Woody Allen settles old scores

Apropos of Nothing mounts a caustic, sarky defence against Allen’s critics.

Cristobal Catalan

Apropos of Nothing looks like a physics textbook. The cover of Woody Allen’s autobiography features a white typeface on a jet-black background, reminiscent of those in the opening credits of his films. It’s perfectly in keeping with his trademark cinematic philosophy, situated in a godless, meaningless expanding universe of black holes, quarks and nothingness. And yet this bland-looking book inevitably found itself at the centre of controversy.

A group of highly emotional lobbyists successfully pressured the book’s initial publisher, Hachette, to withdraw it from publication. The outburst included a mass walkout of the publisher’s own employees. But the censorship was short-lived. Publisher Arcade snatched up the newly relinquished rights and astutely went straight to print. The noise surrounding the book may have even enhanced sales.

Editor of Arcade, Jeannette Seaver, said in a statement about the controversy that, ‘In this strange time, when truth is too often dismissed as “fake news”, we as publishers prefer to give voice to a respected artist, rather than bow to those determined to silence him’. In the book, Allen responds to many of the criticisms and smears levelled against him over the years with painstaking detail and his trademark sarcasm. Apropos of Nothing is his mounted defence wrapped up in a sardonic biography. 



The censorious protests against the book were fuelled by the bitter history between Allen and his estranged son Ronan Farrow and adoptive daughter Dylan Farrow. Dylan alleges that Allen molested her as a child. High-profile investigations in the 1990s cleared Allen. The Child Sexual Abuse Clinic at Yale-New Haven Hospital hypothesised that Dylan had trouble distinguishing reality from fantasy, and that her mother, Mia Farrow, might have coached her.

Nevertheless, it’s clear from the recent outcry that Allen’s disparagers just don’t buy the expert findings, and they believe the claims made by Farrow. Additionally, Ronan Farrow, originally named Satchel (after Satchel Paige) by Allen, a journalist at the centre of exposing #MeToo allegations, failed to wield his now considerable influence to prevent Allen’s book reaching stores.

The sections of the book addressing Allen’s relationship with Mia Farrow and their children get messy. He alludes to the children’s alleged troubled early development under Mia. But this is really just a codicil to the horrific allegations of emotional and physical abuse that Allen’s adopted son, Moses Farrow, has already levelled against Mia in his blog, where he also defended Allen against Dylan’s allegations.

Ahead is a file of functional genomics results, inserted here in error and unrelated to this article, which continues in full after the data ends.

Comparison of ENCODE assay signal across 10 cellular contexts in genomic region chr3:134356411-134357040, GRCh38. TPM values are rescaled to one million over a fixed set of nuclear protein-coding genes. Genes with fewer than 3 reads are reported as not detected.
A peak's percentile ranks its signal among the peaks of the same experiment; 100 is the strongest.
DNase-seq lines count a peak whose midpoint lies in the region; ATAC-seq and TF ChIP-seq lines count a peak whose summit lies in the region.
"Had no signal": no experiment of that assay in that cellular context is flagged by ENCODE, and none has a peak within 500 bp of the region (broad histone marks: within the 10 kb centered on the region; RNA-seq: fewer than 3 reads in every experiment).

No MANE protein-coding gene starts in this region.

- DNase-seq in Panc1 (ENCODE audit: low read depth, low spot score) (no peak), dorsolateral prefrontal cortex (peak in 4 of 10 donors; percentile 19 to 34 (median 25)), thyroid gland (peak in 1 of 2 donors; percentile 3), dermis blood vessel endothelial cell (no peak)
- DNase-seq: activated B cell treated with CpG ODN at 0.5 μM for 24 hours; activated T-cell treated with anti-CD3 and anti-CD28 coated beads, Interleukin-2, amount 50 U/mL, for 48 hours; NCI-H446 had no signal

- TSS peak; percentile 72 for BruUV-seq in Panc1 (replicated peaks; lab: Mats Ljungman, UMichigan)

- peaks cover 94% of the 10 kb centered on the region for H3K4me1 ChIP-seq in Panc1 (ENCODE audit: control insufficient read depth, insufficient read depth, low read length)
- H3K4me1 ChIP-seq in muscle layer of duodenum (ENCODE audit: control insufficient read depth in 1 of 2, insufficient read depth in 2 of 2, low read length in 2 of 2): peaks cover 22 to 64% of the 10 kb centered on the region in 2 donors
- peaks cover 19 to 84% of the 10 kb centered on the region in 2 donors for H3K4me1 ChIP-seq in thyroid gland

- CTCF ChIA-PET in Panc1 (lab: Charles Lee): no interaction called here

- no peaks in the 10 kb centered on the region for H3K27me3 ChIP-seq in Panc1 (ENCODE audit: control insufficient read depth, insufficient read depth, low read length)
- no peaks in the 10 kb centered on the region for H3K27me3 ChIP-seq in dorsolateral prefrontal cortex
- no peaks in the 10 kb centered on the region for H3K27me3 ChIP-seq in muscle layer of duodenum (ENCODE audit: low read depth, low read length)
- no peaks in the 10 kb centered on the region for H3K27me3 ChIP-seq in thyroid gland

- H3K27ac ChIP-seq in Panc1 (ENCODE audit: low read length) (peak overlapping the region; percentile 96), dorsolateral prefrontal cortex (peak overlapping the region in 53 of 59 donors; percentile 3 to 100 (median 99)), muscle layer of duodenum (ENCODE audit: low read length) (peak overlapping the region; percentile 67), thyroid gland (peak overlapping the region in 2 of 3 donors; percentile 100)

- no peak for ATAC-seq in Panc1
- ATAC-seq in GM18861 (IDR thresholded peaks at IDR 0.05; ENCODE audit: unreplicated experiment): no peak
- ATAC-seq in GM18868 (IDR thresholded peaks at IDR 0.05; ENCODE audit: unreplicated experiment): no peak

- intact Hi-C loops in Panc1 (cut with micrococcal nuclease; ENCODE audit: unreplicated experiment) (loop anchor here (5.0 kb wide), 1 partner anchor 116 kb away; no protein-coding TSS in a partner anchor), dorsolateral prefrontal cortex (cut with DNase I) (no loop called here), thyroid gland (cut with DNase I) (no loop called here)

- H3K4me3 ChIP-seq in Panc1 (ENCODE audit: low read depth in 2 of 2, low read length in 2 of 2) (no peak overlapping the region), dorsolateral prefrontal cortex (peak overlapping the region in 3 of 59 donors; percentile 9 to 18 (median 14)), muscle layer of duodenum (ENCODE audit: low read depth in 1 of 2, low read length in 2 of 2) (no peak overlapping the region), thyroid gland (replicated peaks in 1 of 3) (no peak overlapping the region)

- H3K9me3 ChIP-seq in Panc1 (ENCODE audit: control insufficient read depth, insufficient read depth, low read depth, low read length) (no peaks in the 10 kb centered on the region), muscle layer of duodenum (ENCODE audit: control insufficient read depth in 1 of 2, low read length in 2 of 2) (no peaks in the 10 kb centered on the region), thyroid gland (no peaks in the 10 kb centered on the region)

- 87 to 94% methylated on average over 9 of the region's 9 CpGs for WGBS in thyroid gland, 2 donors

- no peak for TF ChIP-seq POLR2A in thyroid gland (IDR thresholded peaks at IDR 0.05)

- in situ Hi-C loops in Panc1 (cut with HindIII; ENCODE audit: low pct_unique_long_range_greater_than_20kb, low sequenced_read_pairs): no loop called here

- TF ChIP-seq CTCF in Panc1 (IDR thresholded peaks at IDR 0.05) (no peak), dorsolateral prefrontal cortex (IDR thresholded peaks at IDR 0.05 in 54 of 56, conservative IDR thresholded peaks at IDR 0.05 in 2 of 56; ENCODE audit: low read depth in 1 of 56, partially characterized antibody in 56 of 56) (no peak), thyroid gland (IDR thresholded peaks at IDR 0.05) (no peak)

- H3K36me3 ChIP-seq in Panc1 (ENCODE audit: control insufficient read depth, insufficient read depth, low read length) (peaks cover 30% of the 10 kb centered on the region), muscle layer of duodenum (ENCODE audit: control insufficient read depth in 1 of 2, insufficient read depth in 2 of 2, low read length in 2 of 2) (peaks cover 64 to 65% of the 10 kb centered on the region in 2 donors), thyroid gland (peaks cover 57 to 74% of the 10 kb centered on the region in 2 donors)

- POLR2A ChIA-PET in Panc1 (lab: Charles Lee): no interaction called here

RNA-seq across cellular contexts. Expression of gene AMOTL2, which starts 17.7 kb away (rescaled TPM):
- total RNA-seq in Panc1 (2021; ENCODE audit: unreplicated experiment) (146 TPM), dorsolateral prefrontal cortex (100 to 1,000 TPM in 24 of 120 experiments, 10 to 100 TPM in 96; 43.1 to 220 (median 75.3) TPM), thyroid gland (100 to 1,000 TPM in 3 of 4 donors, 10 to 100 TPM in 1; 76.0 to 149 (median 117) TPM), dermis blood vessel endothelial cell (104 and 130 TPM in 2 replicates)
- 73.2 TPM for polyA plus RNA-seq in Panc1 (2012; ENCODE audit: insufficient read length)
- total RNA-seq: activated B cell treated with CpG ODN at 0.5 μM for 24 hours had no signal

Allen’s self-righteous, censorious critics will probably be driven to new discomforts by his score-settling elsewhere in Apropos. He pokes at some of the celebrities who have worked for him and then subsequently denounced him: ‘[T]hey heard that not working with me had become the thing to do – like everyone suddenly being into kale… Timothée [Chalamet] publicly stated he regretted working with me and was giving the money to charity, but he swore to my sister he needed to do that as he was up for an Oscar.’

What’s more, Allen’s descriptions of the women he worked with are devoid of any compliance to modern ‘male feminist’ codes of conduct: ‘Penelope [Cruz] is one of the sexiest humans on the face of the Earth, and coupling her with Scarlett [Johansson] caused each woman’s erotic valence to cube itself.’ The anachronistic language will undoubtedly taunt his opponents when they secretly read the book.


Apropos scales its way through all the unpleasant accusations made against Allen over the years. ‘Actually, for a guy who’s taken his share of heat from #MeToo zealots, my record with the opposite sex is not bad at all’, he writes. ‘I’ve provided 106 leading female roles with 62 award nominations for the actresses, and never a single hint of impropriety with any one of them.’

Amid all this, it would have been good to gain more insight into the creative psychology of this diminutive comic turned movie maker. That said, there are occasional treats: ‘Bergman invited me to his island a few times but I always ducked it. I worshipped the guy as an artist, but who wants to take a tiny plane to a Russian-owned island where there’s just sheep and you get yogurt for lunch? I’m not that dedicated.’

Apropos, for better or for worse, is a defence mounted against the court of public opinion, which has pronounced Woody Allen guilty despite there being little evidence against him. This is his chance to put his side of the story. But this is also an enjoyable if flawed exploration of the limits of language, of comedy and the nothingness of life. ‘Rather than live on in the hearts and minds of the public’, he writes, ‘I prefer to live on in my apartment’.

Cristobal Catalan is a scholar in film history and interactive media.

Picture by: Getty.

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